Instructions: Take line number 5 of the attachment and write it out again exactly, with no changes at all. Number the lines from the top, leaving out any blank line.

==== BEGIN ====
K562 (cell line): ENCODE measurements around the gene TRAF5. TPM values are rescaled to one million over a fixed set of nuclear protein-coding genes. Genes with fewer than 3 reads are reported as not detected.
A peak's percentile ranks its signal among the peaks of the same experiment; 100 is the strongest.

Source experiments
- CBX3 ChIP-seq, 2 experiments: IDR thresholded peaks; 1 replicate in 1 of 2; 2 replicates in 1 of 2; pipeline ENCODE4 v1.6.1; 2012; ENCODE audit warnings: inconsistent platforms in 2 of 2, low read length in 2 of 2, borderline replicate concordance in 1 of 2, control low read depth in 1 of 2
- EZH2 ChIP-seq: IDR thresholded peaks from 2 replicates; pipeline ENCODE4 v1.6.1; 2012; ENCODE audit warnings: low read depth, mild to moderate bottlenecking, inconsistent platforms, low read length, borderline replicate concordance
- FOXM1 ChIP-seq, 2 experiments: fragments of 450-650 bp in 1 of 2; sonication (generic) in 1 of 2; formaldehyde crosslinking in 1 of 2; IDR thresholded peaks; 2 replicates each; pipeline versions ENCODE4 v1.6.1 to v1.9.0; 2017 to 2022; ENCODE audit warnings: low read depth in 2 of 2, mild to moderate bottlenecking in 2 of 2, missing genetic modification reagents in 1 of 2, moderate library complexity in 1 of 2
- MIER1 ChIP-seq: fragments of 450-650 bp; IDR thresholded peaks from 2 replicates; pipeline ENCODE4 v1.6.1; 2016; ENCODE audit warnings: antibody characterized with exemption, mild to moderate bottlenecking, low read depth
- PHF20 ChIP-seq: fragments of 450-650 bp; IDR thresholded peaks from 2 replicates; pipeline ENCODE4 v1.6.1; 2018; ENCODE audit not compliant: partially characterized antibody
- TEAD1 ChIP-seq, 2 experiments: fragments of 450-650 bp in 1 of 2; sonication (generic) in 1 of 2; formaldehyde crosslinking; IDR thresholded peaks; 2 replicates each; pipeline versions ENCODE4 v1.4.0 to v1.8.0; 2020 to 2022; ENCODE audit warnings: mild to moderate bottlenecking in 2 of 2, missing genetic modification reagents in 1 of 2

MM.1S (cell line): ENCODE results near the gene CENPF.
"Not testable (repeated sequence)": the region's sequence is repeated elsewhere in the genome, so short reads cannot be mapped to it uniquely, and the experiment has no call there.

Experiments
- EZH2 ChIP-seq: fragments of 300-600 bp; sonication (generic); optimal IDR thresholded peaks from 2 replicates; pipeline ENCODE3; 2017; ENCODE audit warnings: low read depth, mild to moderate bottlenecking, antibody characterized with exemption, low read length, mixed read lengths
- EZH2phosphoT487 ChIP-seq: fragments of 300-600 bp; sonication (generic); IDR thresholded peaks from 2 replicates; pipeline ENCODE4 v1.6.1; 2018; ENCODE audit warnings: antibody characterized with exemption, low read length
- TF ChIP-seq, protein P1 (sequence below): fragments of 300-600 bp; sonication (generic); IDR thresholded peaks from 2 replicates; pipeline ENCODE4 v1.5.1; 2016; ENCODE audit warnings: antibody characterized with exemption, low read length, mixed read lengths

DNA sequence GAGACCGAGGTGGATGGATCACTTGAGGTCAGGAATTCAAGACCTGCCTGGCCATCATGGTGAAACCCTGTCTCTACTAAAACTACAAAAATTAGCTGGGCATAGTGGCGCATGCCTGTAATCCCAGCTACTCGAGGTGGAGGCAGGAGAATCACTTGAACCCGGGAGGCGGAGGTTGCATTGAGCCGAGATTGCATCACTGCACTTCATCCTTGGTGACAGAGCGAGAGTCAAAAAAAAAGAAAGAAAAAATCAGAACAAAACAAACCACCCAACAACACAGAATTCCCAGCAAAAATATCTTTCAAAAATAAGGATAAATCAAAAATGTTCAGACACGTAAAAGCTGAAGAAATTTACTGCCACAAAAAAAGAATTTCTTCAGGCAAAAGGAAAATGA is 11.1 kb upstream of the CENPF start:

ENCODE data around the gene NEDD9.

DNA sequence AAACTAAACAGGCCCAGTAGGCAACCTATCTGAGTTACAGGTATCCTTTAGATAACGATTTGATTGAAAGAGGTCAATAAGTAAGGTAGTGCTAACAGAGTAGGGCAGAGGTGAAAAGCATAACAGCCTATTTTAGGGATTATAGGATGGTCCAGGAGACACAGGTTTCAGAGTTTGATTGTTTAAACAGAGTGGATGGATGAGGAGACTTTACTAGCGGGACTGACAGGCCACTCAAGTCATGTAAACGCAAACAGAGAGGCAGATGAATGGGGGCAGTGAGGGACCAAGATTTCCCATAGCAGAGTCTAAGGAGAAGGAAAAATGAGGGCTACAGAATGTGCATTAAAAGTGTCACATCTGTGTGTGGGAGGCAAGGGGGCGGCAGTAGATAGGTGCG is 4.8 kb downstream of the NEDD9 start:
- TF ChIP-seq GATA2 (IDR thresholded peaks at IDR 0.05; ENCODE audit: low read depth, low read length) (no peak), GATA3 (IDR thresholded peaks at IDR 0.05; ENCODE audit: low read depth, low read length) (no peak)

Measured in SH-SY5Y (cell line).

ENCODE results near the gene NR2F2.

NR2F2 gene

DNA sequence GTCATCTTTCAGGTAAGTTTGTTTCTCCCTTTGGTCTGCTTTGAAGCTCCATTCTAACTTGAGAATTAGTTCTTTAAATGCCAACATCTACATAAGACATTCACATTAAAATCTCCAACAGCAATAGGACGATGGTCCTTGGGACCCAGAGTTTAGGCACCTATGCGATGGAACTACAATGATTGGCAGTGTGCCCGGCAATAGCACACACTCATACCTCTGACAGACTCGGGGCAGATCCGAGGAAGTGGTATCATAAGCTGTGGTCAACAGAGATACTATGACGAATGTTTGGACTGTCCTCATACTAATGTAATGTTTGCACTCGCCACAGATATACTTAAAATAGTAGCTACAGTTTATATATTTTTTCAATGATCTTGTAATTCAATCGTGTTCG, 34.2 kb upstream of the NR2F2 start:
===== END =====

- EZH2 ChIP-seq: IDR thresholded peaks from 2 replicates; pipeline ENCODE4 v1.6.1; 2012; ENCODE audit warnings: low read depth, mild to moderate bottlenecking, inconsistent platforms, low read length, borderline replicate concordance